In voting to reverse Occupational Safety and Health Administration's ergonomics standard, House and Senate employed for first time Congressional Review Act (passed unanimously in '96) to kill federal regulation. President is expected to sign measure.

Business groups have argued that regulation, strongly backed by organized labor and promulgated by Clinton Administration in November and made effective Jan. 16 so that new Administration could not review it, is too complex, overly burdensome, too costly and too generous in compensation to injured employees.

Labor Secretary Chao has indicated department intends to revisit issue and work toward creating workable ergonomics standard. Sen. Breaux (D-LA), who supported rescinding rule, indicates he intends to offer legislation to address issue fairly.

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Insecticides Reduced in Runoff from Bt Cotton

Runoff water from Mississippi fields planted with genetically enhanced cotton was virtually free of insecticides during 4-year Agricultural Research Service study.

To measure pesticide runoff, scientists planted Bt cotton near Beasley Lake in Sunflower County, one of 3 watersheds within ARS' Mississippi Delta Management Systems Evaluation Area project. Because Bt cotton produces its own insect-inhibiting toxin, less pyrethroid insecticide is needed to control budworm and bollworm infestations.

From '96 through '99, runoff samples were analyzed for insecticides from both Bt cotton and non-Bt cotton fields. They looked especially for pyrethroids and organophosphates because of their widespread use throughout 7,000-square-mile, cotton-producing area.

Fewer pyrethroid applications needed on Bt cotton sites reduced amount of pesticides released into environment. While runoff from non-Bt cotton sites contained very slight amounts of pyrethroid insecticides, runoff from Bt cotton sites had almost none at all.

Team found only insignificant amounts of organophosphate insecticides used to control boll weevils in runoff from either Bt or non-Bt cotton sites. Scientists concluded that there are no detrimental environmental effects from either pyrethroid or organophosphate insecticides in runoff from any of watershed sites sampled during study.

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Supreme Court Ruling Preserves EPA Standards

Supreme Court unanimously rejected claims that EPA must consider costs in setting national ambient air quality standards and ruled that Clean Air Act (CAA) does not unconstitutionally delegate authority to agency. Ruling preserves EPA's '97 standards for particulate matter (PM) and ground level ozone for time being.

In July '97, EPA amended these 2 rules, which impact cotton industry segments, making them more severe (PM2.5 standard was added to PM10 standard). In '97, appeals court invalidated standards, and in '00, EPA appealed to Supreme Court.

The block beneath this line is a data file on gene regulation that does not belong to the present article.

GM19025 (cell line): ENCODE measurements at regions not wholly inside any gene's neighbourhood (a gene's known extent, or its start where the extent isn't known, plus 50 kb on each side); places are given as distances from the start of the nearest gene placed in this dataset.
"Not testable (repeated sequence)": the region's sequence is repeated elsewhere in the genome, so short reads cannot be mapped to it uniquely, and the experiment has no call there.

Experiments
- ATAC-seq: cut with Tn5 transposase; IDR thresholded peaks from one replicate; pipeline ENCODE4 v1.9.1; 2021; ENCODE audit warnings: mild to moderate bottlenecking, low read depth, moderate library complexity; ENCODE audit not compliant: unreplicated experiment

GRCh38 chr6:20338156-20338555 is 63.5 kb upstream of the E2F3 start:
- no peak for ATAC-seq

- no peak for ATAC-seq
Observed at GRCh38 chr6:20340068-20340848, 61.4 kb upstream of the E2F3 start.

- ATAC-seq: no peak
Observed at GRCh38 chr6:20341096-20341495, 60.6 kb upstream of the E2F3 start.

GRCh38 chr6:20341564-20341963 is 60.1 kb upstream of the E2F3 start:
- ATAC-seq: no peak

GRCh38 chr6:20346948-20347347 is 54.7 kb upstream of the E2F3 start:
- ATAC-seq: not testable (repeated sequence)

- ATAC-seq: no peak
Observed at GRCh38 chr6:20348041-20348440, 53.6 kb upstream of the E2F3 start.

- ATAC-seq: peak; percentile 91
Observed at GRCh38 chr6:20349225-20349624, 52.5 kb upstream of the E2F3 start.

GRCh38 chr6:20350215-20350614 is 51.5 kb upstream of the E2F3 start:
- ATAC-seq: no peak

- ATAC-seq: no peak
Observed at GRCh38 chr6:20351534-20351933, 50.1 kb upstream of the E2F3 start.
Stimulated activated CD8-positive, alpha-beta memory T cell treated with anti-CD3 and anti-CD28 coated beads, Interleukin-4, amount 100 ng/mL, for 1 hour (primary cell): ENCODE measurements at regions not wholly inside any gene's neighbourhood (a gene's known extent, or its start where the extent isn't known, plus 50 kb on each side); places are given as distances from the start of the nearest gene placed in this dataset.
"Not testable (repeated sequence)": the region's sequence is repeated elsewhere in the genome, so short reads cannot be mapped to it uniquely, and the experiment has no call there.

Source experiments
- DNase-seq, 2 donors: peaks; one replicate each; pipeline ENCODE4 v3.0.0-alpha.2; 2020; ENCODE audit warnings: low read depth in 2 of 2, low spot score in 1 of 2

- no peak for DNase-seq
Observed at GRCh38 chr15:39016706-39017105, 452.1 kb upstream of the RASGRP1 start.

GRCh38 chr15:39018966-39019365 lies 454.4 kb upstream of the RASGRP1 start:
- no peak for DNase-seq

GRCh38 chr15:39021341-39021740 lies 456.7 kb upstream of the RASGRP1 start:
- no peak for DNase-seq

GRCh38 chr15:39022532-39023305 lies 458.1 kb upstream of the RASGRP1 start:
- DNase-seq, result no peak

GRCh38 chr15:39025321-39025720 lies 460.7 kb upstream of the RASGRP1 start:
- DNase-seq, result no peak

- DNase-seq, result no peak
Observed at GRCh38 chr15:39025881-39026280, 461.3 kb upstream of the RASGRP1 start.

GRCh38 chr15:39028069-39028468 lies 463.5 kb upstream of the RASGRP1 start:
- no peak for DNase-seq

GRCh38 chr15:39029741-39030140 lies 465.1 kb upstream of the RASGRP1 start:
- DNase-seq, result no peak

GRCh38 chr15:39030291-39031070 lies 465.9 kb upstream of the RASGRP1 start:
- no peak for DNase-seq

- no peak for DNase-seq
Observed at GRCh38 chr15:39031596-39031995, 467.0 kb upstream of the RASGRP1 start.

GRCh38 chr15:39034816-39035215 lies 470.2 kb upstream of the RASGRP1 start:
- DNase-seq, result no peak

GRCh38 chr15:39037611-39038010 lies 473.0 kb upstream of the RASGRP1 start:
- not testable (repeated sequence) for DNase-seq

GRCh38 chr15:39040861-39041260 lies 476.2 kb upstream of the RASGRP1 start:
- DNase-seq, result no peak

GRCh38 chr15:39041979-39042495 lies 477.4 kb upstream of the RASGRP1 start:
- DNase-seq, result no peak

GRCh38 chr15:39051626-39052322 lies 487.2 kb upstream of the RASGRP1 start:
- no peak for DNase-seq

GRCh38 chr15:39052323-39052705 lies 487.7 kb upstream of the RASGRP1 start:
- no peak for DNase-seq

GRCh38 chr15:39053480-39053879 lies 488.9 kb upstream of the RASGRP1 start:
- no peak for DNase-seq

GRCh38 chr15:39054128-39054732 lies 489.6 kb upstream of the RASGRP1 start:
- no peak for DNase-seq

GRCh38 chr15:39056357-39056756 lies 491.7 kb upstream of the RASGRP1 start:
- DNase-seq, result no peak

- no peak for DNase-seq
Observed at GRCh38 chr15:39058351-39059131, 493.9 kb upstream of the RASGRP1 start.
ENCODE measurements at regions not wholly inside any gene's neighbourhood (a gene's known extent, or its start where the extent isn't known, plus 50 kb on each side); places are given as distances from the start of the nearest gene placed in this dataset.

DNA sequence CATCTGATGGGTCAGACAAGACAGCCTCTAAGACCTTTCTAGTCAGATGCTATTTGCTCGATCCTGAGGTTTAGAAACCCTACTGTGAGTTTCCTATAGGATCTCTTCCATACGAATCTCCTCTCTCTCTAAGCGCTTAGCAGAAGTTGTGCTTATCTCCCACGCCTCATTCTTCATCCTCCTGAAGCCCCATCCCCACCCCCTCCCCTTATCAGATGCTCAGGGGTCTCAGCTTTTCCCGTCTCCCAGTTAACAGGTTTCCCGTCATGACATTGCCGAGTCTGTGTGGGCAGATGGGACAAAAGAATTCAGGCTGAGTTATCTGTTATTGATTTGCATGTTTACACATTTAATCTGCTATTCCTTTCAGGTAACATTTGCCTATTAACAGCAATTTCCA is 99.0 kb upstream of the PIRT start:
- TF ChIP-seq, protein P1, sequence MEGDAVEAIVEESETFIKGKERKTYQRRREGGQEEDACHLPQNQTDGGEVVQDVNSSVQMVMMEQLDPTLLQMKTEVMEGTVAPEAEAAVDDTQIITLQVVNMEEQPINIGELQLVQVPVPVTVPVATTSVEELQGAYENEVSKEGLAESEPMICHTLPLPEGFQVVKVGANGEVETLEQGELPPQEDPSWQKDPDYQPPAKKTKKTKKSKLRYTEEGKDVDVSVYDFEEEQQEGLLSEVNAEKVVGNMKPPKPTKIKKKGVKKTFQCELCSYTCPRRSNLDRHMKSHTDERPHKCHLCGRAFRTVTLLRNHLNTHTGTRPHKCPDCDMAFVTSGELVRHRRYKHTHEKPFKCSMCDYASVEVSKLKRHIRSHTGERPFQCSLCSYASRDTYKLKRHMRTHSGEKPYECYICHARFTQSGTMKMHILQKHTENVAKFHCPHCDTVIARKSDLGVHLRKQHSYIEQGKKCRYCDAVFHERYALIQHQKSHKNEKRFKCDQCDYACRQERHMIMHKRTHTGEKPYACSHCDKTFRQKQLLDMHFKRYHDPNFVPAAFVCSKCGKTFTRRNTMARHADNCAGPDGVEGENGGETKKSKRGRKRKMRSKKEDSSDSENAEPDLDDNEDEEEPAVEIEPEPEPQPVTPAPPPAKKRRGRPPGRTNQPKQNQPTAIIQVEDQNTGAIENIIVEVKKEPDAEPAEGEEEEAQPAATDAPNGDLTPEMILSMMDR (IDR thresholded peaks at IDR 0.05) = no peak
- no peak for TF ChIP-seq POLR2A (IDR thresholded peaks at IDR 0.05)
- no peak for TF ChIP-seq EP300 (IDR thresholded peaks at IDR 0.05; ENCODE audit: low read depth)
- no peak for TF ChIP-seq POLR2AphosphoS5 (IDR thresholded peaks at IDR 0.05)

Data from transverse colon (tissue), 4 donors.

Supreme Court decision also remanded PM and ozone standards back to District of Columbia Court of Appeals to determine if EPA's reasoning was sound in setting these standards. Under CAA, according to Supreme Court, agency is required to set air standards at level that is "requisite"-neither higher nor lower than needed-to protect public health. DC appeals court can still overturn both standards, which will take at least one year to decide.Recently passed appropriations bill bars EPA from implementing new rules until June. EPA also is expected to finish required 5-year review of these standards by July '02, which could result in further changes.

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FCA Proposal Gets House Ag Committee Review

House Agriculture Committee reviewed proposal by Farm Credit Administration (FCA) to make national charters available to Farm Credit System (FCS) member lender associations. Committee Chairman Combest (R-TX) cautioned FCA representatives that "...Ag Committee expects FCA to exercise its authority to make certain that system institutions always operate in a safe and sound manner."

FCA's proposal would broaden current system allowing member lenders to function on national basis. Critics say this would allow FCS members to expand into credit cards, auto loans and other consumer services. Since FCS members have unique relationship with federal government, member banks generally have lower-cost access to capital market. FCS is network of borrower-owned lending institutions serving all 50 states and Puerto Rico. Institutions primarily provide credit to farmers and ranchers.

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US, World Mill Use Lowered

In its March report, USDA lowered '00-01 US mill use 200,000 bales to 9.5 million, while export estimate was reduced 100,000 bales to 6.9 million. These changes result in 300,000-bale reduction in total offtake to 16.4 million. With total supply maintained at 21.2 million bales, US ending stocks were raised 300,000 bales to 4.8 million, for ending stocks-to-use ratio of 29.3%, which would be highest since '92 marketing year.

USDA lowered world mill use estimate 260,000 bales to 91.84 million, largely due to decrease in expected US mill use. World production was raised 100,000 bales to 88.16 million due to increase in expected Australian production. Estimate of world ending stocks for '00-01 was raised 400,000 bales to 37.67 million, for corresponding ending stocks-to-use ratio of 41.0%.

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Export Sales Almost 108,000 Bales for Latest Week

Net export sales for week ending March 1 were slightly under 108,000 bales (480-lb.), raising total '00-01 sales to about 6.17 million, down from 6.69 million at this point in '99-00 marketing year. Shipments for week were about 190,000 bales, bringing total exports to date to 3.31 million.

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Effective Mar. 9-15, '01

Adj. World Price, SLM 11/16........43.46 cents*
Coarse Count Adjustment............0.00 cents
Current Step 2 Certificate Value...3.74 cents
Marketing Loan Gain Value..........8.46 cents
*No Adjustment Made Under Step I

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Five-Day Average

Current 3135 c.i.f. N. Eur........57.31 cents
Forward 3135 c.i.f. N. Eur...........No Quote
Coarse Count c.i.f. N. Eur........54.12 cents
Current US c.i.f. N. Eur..........62.30 cents
Forward US c.i.f. N. Eur.............No Quote